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How do you work?
• Pressure is defined as force exerted on a unit
• Mathematically, we have: P = F/A
where P=Pressure(Pa), F=Force(N) and A=Area(m2)
• Basic unit of pressure in SI units is Pascal (Pa).
– Pascal is defined as force of 1 Newton (N) per square
meter (m2). That is: 1 Pa = 1 N/m2
• Since the Pascal (Pa) is a very small unit (1
Pa = 1.45 x 10-4 PSI)
– it is more common to use units of kPa and MPa,
when we deal with the pressures in typical industrial
Absolute, Gauge and Differential
Pressures • Pressure measurements can be stated as either
– absolute or differential.
• Gauge pressure is the unit we encounter in everyday work (e.g. tire ratings are in gauge pressure).
• A gauge pressure device will indicate zero pressure when bled down to atmospheric pressure (i.e. gauge pressure is in reference to atmospheric pressure – that pressure above atmospheric pressure).
• Gauge pressure is denoted by a (g) at the end of the pressure unit (e.g. kPa(g)).
• Absolute pressure includes the effect of atmospheric pressure with the gauge pressure. It is denoted by an (a) at the end of the pressure unit (e.g. kPa(a).)
An absolute pressure indicator would indicate
atmospheric pressure when completely bled down -
it would not indicate scale zero.
The relationship between absolute pressure and
gauge pressure is:
Absolute Pressure = Gauge Pressure + Atmospheric
• The standard value of atmospheric pressure is
taken as the atmospheric pressure at sea level,
which is 101.3 kPa.
• Note a reading of less than 101.3 kPa(a) indicates
a vacuum condition.
– For example, a typical condenser pressure is 5 kPa(a) or a
vacuum of 96.3 kPa.
• Differential Pressure is the difference of two pressures.
• In order to produce a standard (4 - 20 mA) electronic
signal which represents the pressure in a process,
the pressure must be sensed and a physically
detectable motion or force in proportion to this
applied pressure must be developed.
• To sense the process, we use a pressure sensor.
Pressure Measurement Devices
• Some common sensors include:
– Bourdon Tubes
When a force acts
against a thin
it causes a deflection
of the diaphragm with
its centre deflecting
• If it is fixed at the
air inlet, it can
expand like a
• It expands in both
ways whereas in
expands in one
DIFFERENTIAL PRESSURE DEVICES
Differential Pressure Devices • Used to measure Differential Pressure (that
is, the difference between a high pressure input and a low pressure input) and hence called DP transmitters or DP cells.
• A differential pressure capsule is mounted inside a housing.
• One end of a force bar is connected to the capsule assembly so that the motion of the capsule can be transmitted out of the housing.
• A sealing mechanism is used where the force bar penetrates the housing.
• This seal also acts as the pivot point for the force bar.
A Typical DP Cell
• Provision is made in the housing for high
pressure fluid to be applied on one side of the
capsule and low pressure fluid on the other.
• Any difference in pressure will cause the capsule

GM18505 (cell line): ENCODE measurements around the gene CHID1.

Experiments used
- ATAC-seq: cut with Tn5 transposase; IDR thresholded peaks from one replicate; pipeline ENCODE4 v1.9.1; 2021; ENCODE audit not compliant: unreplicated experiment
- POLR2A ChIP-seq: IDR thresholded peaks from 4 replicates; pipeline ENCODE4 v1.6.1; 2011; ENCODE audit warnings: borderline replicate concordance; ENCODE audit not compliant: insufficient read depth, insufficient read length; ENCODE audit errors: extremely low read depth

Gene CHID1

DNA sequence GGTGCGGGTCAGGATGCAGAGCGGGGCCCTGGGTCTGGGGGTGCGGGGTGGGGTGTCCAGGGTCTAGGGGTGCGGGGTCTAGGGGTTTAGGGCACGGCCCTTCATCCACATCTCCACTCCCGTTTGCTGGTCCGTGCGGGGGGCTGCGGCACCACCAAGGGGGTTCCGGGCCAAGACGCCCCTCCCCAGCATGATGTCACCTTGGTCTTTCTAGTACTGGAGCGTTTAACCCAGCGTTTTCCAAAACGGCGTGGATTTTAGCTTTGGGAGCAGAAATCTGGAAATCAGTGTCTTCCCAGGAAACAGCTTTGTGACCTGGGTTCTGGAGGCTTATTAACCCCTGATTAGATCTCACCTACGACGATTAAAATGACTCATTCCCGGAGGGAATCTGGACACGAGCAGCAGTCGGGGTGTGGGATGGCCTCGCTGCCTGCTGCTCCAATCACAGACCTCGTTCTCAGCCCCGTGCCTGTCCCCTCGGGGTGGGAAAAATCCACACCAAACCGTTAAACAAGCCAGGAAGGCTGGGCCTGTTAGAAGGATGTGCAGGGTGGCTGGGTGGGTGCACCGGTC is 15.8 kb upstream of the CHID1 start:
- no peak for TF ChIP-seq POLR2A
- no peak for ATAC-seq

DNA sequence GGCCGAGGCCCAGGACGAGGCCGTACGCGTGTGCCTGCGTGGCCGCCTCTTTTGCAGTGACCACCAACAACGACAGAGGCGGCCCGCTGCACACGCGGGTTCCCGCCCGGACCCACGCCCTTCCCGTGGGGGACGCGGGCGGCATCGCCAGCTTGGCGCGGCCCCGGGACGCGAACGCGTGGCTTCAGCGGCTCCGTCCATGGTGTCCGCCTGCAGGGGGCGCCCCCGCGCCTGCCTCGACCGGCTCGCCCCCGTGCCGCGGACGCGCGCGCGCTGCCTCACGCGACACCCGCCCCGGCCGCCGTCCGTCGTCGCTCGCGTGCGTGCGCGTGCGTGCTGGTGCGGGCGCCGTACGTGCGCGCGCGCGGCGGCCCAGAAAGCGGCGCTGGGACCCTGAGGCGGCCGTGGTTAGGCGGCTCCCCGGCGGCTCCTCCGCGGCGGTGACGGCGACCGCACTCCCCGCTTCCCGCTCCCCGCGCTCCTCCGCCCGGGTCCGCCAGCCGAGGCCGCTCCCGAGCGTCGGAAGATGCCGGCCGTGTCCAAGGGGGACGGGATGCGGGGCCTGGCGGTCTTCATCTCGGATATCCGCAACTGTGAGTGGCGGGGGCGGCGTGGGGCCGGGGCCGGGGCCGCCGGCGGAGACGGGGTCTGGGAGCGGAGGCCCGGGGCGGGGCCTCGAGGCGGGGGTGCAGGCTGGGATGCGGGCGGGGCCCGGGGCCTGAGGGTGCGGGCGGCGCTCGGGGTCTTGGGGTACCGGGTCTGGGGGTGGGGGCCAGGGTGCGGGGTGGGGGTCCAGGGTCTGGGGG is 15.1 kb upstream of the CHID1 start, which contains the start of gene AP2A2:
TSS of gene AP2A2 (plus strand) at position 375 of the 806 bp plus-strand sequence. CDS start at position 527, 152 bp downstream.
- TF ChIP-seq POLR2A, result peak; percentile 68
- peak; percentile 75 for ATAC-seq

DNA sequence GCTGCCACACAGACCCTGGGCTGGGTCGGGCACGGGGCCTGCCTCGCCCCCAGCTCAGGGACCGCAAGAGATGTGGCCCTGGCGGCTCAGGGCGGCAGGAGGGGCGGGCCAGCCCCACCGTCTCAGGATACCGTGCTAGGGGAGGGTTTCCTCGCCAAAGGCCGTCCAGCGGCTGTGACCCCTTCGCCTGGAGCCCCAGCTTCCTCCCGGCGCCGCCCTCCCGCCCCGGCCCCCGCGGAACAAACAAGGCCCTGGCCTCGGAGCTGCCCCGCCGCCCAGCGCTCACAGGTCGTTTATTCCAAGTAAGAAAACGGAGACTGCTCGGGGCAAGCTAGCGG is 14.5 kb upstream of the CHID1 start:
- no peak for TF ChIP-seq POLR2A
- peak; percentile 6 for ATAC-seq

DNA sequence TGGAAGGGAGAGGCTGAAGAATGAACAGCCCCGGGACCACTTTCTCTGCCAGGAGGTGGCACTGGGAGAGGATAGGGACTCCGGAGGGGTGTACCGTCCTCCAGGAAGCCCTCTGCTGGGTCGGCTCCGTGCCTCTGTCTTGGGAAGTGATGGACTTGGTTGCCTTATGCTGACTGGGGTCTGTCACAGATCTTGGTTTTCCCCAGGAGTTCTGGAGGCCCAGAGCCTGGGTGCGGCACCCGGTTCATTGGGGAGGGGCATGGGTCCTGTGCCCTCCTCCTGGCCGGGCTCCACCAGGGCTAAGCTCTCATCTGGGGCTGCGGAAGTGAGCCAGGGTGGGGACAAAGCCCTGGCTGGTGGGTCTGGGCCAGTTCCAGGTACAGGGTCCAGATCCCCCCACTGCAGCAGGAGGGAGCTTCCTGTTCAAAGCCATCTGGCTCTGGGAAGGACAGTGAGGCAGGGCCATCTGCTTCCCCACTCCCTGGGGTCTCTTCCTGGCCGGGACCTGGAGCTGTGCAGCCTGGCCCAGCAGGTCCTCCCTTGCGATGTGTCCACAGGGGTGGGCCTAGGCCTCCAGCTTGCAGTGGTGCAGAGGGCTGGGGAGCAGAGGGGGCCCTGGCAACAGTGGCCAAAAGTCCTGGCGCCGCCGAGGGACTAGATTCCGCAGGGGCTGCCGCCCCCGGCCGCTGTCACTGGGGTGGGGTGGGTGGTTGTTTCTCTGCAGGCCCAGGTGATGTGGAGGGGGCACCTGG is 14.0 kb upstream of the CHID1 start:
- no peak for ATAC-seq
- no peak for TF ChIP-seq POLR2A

to deflect and create motion for the force bar.
• The top end of the force bar is connected to an
electronic motion detector, which via an
electronic system, will produce a 4 - 20 mA
signal that is proportional to the force bar
DP Capsule Construction • The DP capsule is formed by welding two metallic
(usually stainless steel) diaphragms together.
• To provide over-pressurization protection, a solid plate
with diaphragm matching convolutions is mounted in the
center of the capsule.
• Silicone oil is used to fill the cavity between the
diaphragm for even pressure transmission. Most DP
capsules can withstand static pressure of up to 14 Mpa
(2000 psi) on both sides of the capsule without any
• However, the sensitive range for most DP capsules is quite
low. Typically they are sensitive up to only a few hundred
kPa of differential pressure.
DP Transmitter • A DP transmitter is used to measure the gas
pressure (in gauge scale) inside a vessel.
• In this case, the low pressure side of the
transmitter is vented to atmosphere, and the
high pressure side is connected to the
vessel through an isolating valve.
• The isolating valve facilitates the removal of the
• The output of the DP transmitter is
proportional to the gauge pressure of the gas
in the tank, i.e., 4 mA when pressure is 20 kPa
and 20 mA when pressure is 30 kPa.
• The strain gauge is a device that can be affixed to
the surface of an object to detect the force applied
to the object.
• One form of the strain gauge is a metal wire of
very small diameter that is attached to the surface
of a device being monitored.
• For a metal, the electrical resistance will increase
as the length of the metal increases or as the
cross sectional diameter decreases.
• When force is applied as indicated in Figure, the
overall length of the wire tends to increase while
the cross-sectional area decreases.
• The amount of increase in resistance is
proportional to the force that produced the change
in length and area. The output of the strain gauge
is a change in resistance that can be measured
by the input circuit of an amplifier.
• Strain gauges can be bonded to the surface of a
pressure capsule or to a force bar positioned by
the measuring element.
Strain Gauge DP Cell Shown in figure is a
strain gauge that is
bonded to a force
beam inside the DP
The change in the
will cause a resistive
change in the strain
gauges, which is
then used to
produce a 4-20 mA